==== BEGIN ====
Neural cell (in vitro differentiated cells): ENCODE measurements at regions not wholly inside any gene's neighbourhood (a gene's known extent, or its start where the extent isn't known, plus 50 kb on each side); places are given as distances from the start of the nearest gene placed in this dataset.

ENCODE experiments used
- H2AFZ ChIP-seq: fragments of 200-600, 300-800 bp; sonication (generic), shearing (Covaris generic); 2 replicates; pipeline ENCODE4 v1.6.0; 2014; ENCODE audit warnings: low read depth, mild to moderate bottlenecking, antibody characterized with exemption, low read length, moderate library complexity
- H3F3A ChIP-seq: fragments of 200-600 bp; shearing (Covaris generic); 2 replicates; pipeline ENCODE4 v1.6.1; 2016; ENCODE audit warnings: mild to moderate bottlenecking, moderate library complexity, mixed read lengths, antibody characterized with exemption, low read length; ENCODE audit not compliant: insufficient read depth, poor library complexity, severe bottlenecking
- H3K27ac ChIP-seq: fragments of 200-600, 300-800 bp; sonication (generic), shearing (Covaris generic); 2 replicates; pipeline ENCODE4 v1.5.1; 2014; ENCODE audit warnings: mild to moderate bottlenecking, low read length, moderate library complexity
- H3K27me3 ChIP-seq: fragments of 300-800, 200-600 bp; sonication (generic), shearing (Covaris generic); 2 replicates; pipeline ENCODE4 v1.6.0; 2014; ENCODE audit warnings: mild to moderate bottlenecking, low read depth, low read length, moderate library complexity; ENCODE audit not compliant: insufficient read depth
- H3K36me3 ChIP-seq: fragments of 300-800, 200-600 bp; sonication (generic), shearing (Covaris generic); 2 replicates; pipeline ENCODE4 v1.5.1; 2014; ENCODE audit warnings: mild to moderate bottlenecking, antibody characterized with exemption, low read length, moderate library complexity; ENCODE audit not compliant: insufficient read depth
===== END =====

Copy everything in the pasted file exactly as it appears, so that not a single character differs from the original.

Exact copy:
Neural cell (in vitro differentiated cells): ENCODE measurements at regions not wholly inside any gene's neighbourhood (a gene's known extent, or its start where the extent isn't known, plus 50 kb on each side); places are given as distances from the start of the nearest gene placed in this dataset.

ENCODE experiments used
- H2AFZ ChIP-seq: fragments of 200-600, 300-800 bp; sonication (generic), shearing (Covaris generic); 2 replicates; pipeline ENCODE4 v1.6.0; 2014; ENCODE audit warnings: low read depth, mild to moderate bottlenecking, antibody characterized with exemption, low read length, moderate library complexity
- H3F3A ChIP-seq: fragments of 200-600 bp; shearing (Covaris generic); 2 replicates; pipeline ENCODE4 v1.6.1; 2016; ENCODE audit warnings: mild to moderate bottlenecking, moderate library complexity, mixed read lengths, antibody characterized with exemption, low read length; ENCODE audit not compliant: insufficient read depth, poor library complexity, severe bottlenecking
- H3K27ac ChIP-seq: fragments of 200-600, 300-800 bp; sonication (generic), shearing (Covaris generic); 2 replicates; pipeline ENCODE4 v1.5.1; 2014; ENCODE audit warnings: mild to moderate bottlenecking, low read length, moderate library complexity
- H3K27me3 ChIP-seq: fragments of 300-800, 200-600 bp; sonication (generic), shearing (Covaris generic); 2 replicates; pipeline ENCODE4 v1.6.0; 2014; ENCODE audit warnings: mild to moderate bottlenecking, low read depth, low read length, moderate library complexity; ENCODE audit not compliant: insufficient read depth
- H3K36me3 ChIP-seq: fragments of 300-800, 200-600 bp; sonication (generic), shearing (Covaris generic); 2 replicates; pipeline ENCODE4 v1.5.1; 2014; ENCODE audit warnings: mild to moderate bottlenecking, antibody characterized with exemption, low read length, moderate library complexity; ENCODE audit not compliant: insufficient read depth